Two stories in The New York Times today explore the costs of working from home while managing childcare and home schooling. These articles are among the growing number of voices that ask why the government and employers are ignoring the growing crisis for caregivers during COVID-19 and the long-term impacts parents face in their careers:
“In the Covid-19 Economy, You Can Have a Kid or a Job. You Can’t Have Both” by Deb Perelman: Our struggle is not an emotional concern. We are not burned out. We are being crushed by an economy that has bafflingly declared working parents inessential.
Let me say the quiet part loud: In the Covid-19 economy, you’re allowed only a kid or a job.
Why isn’t anyone talking about this? Why are we not hearing a primal scream so deafening that no plodding policy can be implemented without addressing the people buried by it? Why am I, a food blogger best known for such hits as the All-Butter Really Flaky Pie Dough and The ‘I Want Chocolate Cake’ Cake, sounding the alarm on this? I think it’s because when you’re home schooling all day, and not performing the work you were hired to do until the wee hours of the morning, and do it on repeat for 106 days (not that anyone is counting), you might be a bit too fried to funnel your rage effectively.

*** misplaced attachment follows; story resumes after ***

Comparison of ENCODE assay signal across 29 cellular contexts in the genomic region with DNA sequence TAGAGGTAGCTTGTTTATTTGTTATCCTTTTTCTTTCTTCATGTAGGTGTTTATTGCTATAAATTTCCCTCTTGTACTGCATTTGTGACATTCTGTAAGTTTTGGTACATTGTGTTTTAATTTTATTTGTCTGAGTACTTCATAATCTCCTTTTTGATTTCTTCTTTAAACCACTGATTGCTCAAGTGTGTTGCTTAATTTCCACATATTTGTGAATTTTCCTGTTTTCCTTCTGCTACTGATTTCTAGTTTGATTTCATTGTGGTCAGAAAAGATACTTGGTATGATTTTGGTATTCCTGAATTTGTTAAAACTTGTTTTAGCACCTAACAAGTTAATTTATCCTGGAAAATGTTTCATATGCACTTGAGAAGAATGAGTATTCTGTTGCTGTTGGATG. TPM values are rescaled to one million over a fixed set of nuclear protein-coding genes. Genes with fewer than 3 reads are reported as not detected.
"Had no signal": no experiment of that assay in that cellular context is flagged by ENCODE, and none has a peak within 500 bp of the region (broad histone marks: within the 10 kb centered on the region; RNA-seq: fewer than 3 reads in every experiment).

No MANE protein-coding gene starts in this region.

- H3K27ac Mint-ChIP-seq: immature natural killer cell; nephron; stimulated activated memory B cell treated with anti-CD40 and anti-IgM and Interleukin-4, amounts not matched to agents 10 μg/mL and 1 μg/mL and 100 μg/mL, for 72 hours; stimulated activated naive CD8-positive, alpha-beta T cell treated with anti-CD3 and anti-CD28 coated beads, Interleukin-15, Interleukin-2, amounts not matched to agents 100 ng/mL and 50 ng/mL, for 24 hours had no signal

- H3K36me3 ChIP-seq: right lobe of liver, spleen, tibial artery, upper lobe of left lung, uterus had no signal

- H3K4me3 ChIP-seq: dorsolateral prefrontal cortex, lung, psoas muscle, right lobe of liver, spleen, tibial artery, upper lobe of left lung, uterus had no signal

“The Pandemic’s Setbacks for Working Moms” interview by Emma Goldberg: Two reporters talk about the disadvantages women will face in the workplace in earnings and opportunities.
Why did the Covid-19 pandemic put those gender inequities “on steroids,” as the economist Claudia Goldin put it?
TIFFANY HSU Because so many companies started to ask their employees to work from home, you had this situation where mothers were having to juggle work and care for their children simultaneously. And on top of that, they have housework. They have their own personal health to worry about. We heard stories of women who are waking up at 3 a.m. and working until 8 a.m., and then they’re taking a chunk of their child care duties for the day.
And that’s not taking into account women who are unemployed and are trying to file for jobless benefits and look for new jobs while juggling child care. We had one woman who mentioned she was on the phone constantly trying to get through to the state government to get her benefits in order. She had to take her kids with her to the store because she couldn’t leave them at home, so she was getting dirty looks while she was shopping. And she was just so overwhelmed that sometimes she had to hide in the bathroom to catch a breath.